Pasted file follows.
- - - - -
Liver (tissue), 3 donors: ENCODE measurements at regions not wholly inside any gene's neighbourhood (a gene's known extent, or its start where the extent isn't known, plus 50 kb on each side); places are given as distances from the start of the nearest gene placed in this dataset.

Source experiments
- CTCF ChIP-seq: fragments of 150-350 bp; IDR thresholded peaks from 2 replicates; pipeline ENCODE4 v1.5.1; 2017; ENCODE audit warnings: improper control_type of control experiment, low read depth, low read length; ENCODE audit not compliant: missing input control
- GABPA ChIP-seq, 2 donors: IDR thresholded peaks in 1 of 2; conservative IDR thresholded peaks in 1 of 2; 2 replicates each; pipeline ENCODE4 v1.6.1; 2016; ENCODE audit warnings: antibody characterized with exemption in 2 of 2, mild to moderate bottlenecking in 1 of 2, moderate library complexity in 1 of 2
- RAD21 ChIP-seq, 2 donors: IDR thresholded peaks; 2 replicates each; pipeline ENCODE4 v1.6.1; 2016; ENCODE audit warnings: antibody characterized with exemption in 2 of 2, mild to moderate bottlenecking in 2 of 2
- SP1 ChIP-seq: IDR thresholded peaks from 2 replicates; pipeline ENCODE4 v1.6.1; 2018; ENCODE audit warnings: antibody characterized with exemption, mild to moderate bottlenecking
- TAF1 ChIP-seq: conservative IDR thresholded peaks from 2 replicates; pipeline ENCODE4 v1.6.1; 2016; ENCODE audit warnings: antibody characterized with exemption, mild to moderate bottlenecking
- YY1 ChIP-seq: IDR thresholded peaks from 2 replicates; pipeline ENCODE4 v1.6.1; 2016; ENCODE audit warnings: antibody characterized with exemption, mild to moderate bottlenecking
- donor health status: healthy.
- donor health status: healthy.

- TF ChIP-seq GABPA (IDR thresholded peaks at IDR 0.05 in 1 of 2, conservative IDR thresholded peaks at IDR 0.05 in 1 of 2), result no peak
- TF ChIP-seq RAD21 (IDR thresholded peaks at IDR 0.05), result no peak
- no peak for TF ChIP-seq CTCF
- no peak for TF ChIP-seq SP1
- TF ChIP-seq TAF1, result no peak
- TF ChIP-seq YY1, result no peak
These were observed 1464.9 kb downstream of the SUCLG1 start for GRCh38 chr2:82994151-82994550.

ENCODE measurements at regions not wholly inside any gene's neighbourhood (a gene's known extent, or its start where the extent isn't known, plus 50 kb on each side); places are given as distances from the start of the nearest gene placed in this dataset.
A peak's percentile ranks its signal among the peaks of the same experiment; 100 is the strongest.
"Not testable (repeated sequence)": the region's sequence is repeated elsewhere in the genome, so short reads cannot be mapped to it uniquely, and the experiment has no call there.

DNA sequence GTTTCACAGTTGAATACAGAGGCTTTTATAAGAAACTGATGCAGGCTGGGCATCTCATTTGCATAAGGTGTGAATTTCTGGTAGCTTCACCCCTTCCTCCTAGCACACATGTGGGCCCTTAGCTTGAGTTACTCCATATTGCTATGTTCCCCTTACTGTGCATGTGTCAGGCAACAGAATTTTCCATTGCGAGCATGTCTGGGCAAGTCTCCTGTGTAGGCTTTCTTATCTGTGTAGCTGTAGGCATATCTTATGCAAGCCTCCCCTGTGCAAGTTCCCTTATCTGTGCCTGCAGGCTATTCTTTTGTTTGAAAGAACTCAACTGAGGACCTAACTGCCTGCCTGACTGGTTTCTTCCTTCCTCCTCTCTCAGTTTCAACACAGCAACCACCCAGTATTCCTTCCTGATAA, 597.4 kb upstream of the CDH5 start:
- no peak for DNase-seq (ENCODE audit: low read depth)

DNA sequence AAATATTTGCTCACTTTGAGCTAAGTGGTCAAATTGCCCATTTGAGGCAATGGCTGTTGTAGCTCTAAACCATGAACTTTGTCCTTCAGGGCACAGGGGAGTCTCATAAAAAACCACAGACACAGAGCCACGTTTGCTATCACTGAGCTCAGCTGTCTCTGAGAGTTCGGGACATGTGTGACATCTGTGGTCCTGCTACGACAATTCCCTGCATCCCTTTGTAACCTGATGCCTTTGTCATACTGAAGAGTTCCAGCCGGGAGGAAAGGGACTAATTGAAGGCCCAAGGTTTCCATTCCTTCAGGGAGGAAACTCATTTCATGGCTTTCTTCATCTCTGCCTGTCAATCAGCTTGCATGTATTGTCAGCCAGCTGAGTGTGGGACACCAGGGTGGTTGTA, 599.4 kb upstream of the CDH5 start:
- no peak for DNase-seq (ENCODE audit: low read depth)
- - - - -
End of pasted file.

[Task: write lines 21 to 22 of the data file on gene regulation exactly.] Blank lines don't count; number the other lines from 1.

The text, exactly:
DNA sequence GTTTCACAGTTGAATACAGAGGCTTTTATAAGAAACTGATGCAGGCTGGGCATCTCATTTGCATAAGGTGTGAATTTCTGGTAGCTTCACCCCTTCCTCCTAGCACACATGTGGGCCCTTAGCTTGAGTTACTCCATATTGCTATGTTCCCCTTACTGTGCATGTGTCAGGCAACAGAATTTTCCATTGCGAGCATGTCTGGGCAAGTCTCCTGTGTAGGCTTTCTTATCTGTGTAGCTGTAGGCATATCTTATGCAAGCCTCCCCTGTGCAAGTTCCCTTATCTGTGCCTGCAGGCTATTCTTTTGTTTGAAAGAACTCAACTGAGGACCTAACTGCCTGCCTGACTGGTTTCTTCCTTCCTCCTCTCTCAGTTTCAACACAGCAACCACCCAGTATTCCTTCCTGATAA, 597.4 kb upstream of the CDH5 start:
- no peak for DNase-seq (ENCODE audit: low read depth)